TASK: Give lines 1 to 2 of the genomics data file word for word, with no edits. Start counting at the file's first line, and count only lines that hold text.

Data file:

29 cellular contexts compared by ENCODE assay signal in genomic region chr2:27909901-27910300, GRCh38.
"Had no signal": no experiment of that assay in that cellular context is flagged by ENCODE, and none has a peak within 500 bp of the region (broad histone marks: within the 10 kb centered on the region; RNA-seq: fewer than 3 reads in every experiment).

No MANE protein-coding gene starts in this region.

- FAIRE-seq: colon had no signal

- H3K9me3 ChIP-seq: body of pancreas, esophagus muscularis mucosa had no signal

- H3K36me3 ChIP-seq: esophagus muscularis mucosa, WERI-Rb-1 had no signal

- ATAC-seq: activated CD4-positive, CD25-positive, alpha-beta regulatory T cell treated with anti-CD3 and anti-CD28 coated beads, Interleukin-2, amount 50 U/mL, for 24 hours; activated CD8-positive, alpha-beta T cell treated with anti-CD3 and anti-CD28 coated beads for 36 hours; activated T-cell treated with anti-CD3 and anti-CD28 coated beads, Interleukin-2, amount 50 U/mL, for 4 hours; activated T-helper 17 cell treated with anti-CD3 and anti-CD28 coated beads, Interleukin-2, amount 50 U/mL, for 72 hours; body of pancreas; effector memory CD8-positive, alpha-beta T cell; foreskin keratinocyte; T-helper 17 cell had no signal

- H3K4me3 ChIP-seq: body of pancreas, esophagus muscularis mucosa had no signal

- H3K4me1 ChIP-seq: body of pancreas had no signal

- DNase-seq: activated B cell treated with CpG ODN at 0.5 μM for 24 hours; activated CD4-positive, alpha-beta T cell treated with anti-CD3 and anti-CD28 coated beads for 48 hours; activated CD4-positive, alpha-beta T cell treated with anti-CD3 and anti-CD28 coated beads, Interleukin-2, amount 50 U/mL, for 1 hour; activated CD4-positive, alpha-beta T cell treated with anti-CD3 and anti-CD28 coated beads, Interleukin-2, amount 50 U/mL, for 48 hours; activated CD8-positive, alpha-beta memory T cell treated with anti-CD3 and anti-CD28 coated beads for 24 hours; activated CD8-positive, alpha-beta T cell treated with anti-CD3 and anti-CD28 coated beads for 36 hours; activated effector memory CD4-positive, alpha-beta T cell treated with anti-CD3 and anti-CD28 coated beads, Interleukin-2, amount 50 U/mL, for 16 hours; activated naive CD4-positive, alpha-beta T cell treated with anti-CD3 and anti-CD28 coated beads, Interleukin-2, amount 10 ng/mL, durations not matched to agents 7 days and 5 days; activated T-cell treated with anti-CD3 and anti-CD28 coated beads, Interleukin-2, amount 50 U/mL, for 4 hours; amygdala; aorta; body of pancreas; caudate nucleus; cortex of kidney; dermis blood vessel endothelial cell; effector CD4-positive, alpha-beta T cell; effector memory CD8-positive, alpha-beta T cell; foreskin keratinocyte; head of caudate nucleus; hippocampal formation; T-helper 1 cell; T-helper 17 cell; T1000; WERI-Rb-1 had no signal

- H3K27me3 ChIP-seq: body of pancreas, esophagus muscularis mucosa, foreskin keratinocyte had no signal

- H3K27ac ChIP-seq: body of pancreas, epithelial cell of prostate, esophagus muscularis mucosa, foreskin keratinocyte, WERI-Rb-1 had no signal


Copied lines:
29 cellular contexts compared by ENCODE assay signal in genomic region chr2:27909901-27910300, GRCh38.
"Had no signal": no experiment of that assay in that cellular context is flagged by ENCODE, and none has a peak within 500 bp of the region (broad histone marks: within the 10 kb centered on the region; RNA-seq: fewer than 3 reads in every experiment).